KANSAS CITY, Mo. — United Airline flights resumed Wednesday morning after they were grounded for more than an hour due to a computer problem.
United issued a statement that said it suffered from “a network connectivity issue this morning,” and apologized to customers for any inconvenience.
The problem caused the FAA to impose what is known as a ground stop at 8:26 a.m. ET, meaning United flights were not allowed to take off. It lifted the stop for feeder airlines that fly under the name United Express about 15 minutes later, but it took until just before 9:47 a.m. ET, for the ground stop to be lifted for United flights.
The computer problem had forced United to hand write tickets for passengers at multiple airports.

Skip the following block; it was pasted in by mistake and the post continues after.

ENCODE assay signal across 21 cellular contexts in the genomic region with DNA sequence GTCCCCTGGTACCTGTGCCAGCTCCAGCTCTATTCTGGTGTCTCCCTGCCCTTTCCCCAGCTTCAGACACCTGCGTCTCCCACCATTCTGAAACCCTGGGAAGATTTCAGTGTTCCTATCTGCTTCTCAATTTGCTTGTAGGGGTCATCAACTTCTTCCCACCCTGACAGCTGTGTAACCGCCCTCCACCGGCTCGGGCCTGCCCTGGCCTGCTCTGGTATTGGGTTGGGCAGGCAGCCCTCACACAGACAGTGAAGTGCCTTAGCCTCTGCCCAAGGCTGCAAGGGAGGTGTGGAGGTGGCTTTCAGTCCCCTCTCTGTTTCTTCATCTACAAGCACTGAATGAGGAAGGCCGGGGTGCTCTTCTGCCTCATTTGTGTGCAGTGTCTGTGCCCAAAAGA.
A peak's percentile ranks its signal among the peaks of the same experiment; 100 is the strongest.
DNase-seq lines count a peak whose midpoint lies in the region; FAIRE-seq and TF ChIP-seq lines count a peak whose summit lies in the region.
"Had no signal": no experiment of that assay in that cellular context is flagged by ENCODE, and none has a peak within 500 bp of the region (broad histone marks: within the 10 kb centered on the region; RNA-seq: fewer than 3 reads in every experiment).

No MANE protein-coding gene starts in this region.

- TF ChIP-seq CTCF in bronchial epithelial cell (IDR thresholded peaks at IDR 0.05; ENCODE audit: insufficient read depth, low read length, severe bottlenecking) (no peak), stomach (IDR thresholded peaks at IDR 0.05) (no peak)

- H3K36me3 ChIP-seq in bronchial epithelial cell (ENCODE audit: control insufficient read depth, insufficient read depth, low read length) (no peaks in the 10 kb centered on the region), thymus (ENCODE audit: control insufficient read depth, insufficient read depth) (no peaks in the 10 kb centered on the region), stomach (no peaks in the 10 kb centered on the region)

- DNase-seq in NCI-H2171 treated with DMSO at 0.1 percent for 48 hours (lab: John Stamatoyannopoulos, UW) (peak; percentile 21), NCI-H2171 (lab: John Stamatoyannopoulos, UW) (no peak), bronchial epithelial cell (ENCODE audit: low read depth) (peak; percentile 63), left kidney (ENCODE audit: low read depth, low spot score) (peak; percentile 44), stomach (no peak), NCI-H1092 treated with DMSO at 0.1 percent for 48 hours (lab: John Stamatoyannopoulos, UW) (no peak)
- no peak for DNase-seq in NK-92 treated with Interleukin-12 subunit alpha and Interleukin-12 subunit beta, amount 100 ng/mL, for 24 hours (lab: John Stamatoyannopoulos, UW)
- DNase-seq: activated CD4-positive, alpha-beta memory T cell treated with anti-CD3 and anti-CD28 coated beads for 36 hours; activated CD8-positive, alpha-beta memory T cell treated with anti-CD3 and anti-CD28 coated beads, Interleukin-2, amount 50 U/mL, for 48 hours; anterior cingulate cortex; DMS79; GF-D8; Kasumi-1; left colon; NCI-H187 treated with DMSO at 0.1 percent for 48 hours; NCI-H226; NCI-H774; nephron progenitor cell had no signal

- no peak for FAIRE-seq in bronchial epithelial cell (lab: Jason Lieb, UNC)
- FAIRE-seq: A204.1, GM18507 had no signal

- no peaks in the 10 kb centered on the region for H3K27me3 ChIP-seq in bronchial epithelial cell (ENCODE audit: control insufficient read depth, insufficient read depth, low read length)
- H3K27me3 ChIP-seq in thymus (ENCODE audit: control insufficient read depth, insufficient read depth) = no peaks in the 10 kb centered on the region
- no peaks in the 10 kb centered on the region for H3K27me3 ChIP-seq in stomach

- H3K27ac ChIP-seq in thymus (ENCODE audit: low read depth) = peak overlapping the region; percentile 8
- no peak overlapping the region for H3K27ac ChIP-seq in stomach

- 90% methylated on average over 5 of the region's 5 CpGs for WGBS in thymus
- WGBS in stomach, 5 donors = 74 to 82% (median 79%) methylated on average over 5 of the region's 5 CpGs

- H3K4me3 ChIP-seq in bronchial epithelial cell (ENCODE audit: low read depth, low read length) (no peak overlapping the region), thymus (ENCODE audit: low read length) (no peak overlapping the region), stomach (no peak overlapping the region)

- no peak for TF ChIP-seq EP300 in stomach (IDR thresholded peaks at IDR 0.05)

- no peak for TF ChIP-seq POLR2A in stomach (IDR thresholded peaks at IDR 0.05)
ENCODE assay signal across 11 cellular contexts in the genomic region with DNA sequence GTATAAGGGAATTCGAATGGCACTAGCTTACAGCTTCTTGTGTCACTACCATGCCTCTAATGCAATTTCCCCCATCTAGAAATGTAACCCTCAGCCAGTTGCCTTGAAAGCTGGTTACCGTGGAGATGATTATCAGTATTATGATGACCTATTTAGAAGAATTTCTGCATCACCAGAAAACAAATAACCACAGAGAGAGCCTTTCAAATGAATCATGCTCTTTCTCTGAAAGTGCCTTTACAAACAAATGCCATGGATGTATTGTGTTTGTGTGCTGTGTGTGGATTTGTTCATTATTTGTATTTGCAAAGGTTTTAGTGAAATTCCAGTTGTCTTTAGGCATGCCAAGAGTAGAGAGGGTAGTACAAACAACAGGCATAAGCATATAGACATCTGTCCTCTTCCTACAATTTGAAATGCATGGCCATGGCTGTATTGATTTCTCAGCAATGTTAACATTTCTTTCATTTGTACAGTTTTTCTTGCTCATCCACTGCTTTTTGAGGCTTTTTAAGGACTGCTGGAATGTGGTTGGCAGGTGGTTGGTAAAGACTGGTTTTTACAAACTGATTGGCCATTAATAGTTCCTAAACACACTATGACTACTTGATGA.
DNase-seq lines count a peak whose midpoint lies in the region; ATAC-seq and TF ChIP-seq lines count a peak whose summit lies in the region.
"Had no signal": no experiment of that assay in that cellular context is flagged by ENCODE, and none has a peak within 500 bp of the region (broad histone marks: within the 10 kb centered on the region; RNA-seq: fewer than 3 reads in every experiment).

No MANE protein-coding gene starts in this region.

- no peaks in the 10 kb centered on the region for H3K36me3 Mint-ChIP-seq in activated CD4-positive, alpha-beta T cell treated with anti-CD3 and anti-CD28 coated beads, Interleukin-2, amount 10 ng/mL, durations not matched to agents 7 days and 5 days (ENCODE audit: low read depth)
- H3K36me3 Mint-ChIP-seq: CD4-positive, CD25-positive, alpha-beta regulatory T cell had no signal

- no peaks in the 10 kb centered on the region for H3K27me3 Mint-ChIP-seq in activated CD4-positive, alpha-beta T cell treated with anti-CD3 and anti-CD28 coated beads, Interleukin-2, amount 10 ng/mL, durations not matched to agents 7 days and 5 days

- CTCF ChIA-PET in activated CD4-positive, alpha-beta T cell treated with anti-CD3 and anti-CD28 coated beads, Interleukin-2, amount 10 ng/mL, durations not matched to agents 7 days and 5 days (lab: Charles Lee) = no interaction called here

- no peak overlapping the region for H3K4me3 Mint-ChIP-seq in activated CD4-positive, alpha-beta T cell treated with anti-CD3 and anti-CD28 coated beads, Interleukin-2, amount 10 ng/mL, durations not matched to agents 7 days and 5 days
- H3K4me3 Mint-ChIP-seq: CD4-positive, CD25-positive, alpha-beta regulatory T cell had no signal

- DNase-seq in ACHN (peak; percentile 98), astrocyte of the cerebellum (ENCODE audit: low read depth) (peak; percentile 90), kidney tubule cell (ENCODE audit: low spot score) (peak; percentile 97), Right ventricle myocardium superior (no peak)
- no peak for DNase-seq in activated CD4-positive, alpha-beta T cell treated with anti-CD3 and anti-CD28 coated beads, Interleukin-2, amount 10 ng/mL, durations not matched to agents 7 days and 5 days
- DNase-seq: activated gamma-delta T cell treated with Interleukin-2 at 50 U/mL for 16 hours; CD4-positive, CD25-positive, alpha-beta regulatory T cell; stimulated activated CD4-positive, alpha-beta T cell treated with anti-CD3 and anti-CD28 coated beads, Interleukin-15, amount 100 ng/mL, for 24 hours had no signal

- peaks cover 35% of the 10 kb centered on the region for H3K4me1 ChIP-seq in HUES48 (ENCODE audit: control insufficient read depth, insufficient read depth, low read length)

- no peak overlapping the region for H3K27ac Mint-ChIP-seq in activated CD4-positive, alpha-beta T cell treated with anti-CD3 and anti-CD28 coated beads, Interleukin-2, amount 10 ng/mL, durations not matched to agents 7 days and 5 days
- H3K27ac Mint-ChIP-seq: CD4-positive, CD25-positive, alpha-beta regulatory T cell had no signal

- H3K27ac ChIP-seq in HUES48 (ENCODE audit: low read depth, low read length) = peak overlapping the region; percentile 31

The apparent glitch affected software that automates United’s operations, according to the FAA. And its failure shows just how sensitive computerized companies are nowadays.
Automation software is complex, sometimes involving millions of lines of computer code. But all it takes is a single error — even misplaced text — to grind it to a halt.
Michael Ibbitson leads high-tech operations at the second largest British airport, Gatwick Airport. He has explained to CNNMoney that these systems are extremely sensitive — and always subject to potential disaster.
The KCI Airport’s Website did not show any flight delays as of 9 a.m. Wednesday.